Or, there’s no path forward here in which any brand new trains can be introduced to the Queens Boulevard, and every single new train running through those bellmouths has to be capacity-neutral and zero out an existing M or R train in exchange. If that’s the case, taking any trains at all is a bad option, diverting any trains is a bad option, and until we have some other path forward, stopping the trains just before the bellmouths ensures that no trains need to be subtracted from the Queens Boulevard to make room.

                • Henry says:

                  I maintain that it does indeed apply to both 60th St and QBL local, and that Astoria should really only be getting a Broadway local service.

                  Why exactly would diverting the M be “inefficient”? People already switch from the Q53 to the M and R, so this would not be a speed decrease; in fact, it would be a speed increase, since trains are much faster than buses. Neither the M nor R are standing-room only leaving Queens or Manhattan. Unlike a local train extension to 179th, which would be an overwhelming negative since most people transfer onto buses for anywhere from another 15-45 minutes, no one is going to be transferring from a 45-minute bus ride to the Rockaway Beach line, so the local stop time penalty isn’t as important. The M is not particularly delay-prone, and it would be silly to suggest that Forest Hills and 67th Av riders need two services instead of one. In fact, putting the M on Rockaway Beach would probably increase capacity west of Rego Park, since the 30 TPH capacity on the QBL local is constrained by the fact that Forest Hills can only turn 24 or 25 TPH.

                  • Ryan says:

                    Does the QBL have the capacity to consistently operate at 30 TPH? The answer to that is either “yes” or “no,” and the answer to that also applies to both 60th Street and the rest of the BMT Broadway Line.

                    Before I respond to your actual point here, I would like you to answer this question: do you agree or disagree that it’s possible to run 30 TPH on any stretch of track that has modern (CBTC) signaling installed and have things work consistently and without major incident at least 90% of the time?

                    • Henry says:

                      I disagree. QBL follows Murphy’s Law fairly frequently. Even now, CBTC has not cut its teeth on anything higher than the 26 TPH that the L can run due to terminal limitations. We also don’t know how CBTC will deal with trains merging into and out of CBTC territory, which is not something that occurs on other train systems with CBTC.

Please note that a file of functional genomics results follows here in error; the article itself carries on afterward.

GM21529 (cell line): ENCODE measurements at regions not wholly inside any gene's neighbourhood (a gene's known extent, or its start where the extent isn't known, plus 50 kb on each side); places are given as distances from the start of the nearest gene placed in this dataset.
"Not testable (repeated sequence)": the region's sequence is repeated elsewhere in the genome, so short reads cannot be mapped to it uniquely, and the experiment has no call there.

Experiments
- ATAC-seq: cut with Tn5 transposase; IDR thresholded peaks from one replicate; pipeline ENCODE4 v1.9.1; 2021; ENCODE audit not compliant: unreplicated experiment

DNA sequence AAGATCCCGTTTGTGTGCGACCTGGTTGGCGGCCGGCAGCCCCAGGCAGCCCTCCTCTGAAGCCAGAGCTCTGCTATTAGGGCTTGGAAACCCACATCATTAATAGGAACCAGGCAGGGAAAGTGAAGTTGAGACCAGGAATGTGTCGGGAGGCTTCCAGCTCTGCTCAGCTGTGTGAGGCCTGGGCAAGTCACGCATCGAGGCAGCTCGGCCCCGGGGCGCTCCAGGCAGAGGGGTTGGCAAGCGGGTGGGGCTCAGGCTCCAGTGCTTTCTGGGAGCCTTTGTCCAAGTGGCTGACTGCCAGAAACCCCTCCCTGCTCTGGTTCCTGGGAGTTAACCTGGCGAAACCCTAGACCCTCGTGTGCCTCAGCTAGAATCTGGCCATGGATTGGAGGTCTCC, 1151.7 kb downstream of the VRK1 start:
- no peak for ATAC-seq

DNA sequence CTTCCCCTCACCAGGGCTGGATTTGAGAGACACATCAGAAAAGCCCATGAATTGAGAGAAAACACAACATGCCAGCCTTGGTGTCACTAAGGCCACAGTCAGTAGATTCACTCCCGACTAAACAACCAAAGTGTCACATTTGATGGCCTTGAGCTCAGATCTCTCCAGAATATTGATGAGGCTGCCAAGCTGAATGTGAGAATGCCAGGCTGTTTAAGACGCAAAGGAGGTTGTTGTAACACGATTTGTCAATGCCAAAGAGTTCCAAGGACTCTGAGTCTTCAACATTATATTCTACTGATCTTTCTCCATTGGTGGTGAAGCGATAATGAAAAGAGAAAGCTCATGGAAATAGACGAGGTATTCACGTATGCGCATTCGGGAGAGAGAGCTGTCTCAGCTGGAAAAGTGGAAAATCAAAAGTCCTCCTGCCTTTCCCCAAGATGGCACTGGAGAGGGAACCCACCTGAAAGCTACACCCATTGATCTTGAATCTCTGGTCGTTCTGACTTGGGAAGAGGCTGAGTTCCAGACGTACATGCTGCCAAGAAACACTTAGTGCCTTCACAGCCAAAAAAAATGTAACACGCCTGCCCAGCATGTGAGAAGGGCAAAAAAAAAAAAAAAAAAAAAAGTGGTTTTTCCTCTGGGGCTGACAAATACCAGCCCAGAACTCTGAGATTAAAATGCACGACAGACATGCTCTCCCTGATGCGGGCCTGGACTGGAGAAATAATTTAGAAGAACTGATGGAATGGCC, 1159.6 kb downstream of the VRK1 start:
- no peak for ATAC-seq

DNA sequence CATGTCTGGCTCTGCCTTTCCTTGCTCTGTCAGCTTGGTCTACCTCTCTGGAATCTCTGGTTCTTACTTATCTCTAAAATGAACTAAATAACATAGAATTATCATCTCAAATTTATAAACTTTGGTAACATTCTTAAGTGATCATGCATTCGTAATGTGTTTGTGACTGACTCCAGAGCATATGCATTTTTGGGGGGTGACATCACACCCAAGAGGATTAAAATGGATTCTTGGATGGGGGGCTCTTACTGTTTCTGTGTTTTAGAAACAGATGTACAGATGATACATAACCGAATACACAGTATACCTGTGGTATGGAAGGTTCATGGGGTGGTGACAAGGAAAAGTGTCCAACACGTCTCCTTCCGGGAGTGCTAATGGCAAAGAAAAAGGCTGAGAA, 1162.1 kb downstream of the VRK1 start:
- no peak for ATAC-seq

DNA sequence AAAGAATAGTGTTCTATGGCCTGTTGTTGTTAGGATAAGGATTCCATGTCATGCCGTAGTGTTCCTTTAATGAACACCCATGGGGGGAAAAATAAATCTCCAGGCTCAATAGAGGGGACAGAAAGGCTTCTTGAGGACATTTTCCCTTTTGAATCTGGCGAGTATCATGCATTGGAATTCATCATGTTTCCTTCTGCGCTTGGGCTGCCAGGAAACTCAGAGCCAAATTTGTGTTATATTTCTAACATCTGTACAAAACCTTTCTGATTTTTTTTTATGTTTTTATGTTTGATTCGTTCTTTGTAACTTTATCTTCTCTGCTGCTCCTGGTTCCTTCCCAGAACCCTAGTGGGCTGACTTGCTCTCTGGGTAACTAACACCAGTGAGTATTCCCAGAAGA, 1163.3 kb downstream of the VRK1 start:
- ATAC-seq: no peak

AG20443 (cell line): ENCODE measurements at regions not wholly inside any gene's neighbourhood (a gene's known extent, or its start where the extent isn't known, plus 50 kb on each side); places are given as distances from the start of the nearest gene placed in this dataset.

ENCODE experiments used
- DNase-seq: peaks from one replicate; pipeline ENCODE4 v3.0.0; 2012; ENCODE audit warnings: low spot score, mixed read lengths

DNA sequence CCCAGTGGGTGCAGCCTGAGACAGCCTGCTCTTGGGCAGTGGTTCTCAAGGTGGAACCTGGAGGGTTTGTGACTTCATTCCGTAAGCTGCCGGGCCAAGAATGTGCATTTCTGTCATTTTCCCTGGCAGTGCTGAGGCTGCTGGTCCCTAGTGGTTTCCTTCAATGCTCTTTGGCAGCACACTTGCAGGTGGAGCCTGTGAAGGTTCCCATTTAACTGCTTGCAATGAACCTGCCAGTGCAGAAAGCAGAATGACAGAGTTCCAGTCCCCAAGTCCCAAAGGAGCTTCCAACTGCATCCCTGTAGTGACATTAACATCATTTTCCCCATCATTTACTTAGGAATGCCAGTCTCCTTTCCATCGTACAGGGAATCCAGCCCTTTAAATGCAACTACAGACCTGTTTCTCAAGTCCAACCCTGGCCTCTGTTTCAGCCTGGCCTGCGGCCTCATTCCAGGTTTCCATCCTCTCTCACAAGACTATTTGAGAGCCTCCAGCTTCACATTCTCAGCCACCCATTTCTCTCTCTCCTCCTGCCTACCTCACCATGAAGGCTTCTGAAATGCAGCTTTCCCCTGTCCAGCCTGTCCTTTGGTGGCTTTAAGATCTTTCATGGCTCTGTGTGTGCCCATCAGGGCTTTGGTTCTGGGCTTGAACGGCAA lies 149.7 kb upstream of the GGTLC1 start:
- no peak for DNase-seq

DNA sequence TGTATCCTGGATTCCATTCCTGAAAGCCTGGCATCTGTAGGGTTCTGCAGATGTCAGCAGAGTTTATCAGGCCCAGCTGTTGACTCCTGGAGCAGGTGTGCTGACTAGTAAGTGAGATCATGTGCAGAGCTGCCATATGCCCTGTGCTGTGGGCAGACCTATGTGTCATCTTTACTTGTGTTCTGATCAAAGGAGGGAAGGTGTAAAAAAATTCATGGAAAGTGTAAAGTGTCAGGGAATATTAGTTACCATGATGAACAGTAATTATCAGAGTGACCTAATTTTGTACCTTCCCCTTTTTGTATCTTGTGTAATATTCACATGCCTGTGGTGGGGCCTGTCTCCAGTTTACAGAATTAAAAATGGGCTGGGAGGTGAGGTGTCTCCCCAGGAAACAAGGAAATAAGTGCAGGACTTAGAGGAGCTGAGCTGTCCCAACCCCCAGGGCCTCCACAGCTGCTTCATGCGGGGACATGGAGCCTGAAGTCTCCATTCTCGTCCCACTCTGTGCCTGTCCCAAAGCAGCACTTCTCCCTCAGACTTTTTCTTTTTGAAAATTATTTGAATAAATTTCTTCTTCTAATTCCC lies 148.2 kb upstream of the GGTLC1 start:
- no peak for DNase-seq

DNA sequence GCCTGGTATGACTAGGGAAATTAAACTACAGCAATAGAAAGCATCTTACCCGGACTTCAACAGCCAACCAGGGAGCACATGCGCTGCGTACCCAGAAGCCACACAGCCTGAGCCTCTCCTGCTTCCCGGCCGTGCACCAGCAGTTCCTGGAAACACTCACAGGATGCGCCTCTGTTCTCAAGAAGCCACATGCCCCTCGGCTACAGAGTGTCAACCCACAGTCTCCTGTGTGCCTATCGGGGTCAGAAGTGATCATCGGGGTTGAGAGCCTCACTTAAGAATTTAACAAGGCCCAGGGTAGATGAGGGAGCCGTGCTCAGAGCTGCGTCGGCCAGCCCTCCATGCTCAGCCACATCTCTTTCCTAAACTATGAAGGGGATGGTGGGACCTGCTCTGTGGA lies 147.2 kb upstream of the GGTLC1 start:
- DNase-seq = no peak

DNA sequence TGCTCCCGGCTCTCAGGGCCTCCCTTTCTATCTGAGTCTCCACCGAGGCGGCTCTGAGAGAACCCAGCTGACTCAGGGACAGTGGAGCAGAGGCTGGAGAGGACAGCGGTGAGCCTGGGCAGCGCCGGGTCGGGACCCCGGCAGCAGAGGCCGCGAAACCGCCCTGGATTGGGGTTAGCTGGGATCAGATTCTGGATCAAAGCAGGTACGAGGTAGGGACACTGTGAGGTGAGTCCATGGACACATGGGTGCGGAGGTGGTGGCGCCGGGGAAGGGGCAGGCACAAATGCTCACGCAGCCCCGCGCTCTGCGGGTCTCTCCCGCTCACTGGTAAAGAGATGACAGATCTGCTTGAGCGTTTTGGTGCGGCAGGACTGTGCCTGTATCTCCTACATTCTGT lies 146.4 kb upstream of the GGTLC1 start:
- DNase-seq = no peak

• Ryan says:

                    Okay, very well. If you’re disagreeing that consistent operation of 30 TPH is possible even under CBTC, then I’ll frame my response to your points around the assumption that the limit of “useful” capacity (i.e., what we can push through the Queens Boulevard without routinely experiencing issues) is 27 TPH, or exactly 90% of the stated capacity. That gives what I feel is a rather generous amount of schedule slack for a system with modern signaling, and also makes sharing between three services just barely possible (at 9 TPH headways for each, or every 6 minutes and 40 seconds).

                    I’m also going to assert that Forest Hills is more than capable of turning every single train that comes through the Queens Boulevard local tracks if it has to, because there’s an abundance of capacity on the yard leads that likely makes Forest Hills actually one of the easiest places to turn a high volume of trains anywhere in the system. It won’t ever have to do that, but it could.

                    So, with those assertions out of the way, and with your assertion that 30 TPH is indeed more than Queens Boulevard local can actually handle…

                    Diverting the M is inefficient for the same reason that diverting the R is terminally inefficient: sheer length of route-miles traveled from end to end. As I’ve mentioned before, the true effects of this kind of operation have been dulled in our minds with the Montague Tubes out of commission and every other comparable run taking place during the late nights – but you can still see a lesser form of the problems that occur when you start creating these megalithic runs if you take a look at the impact that the late-night A train has on its drivers, if you look at the operation of the modified R service on weekends, and so on. (The other key inefficiency of extending the M is the fact that its irritating shape corresponds to a travel pattern taken by exactly nobody; I can’t even get Google to route me from one M terminal to the other except by using local buses, but the awkward and terrible shape of the M run is an entirely secondary concern.)

                    The R is unquestionably the worst possible line to even consider for extensions, but other lines are not too far behind the R in that particular race to the bottom. Indeed, asking the M to take on the extra ~5 route-miles of travel between 63rd and Howard Beach would just about push it into the same category as the existing full R train run, and just like the full R train, would also suffer from the hyper-local service pattern that compounds the length issue, making length far more of a problem for lines like the potential extended M and the full R as opposed to full or partial express trains like the daytime A, F, or Q trains, where the problems are not nearly as severe thanks to stretches of express operation – but, indeed, as the F shows us, simply running express through Manhattan is not always a cure for what ails us.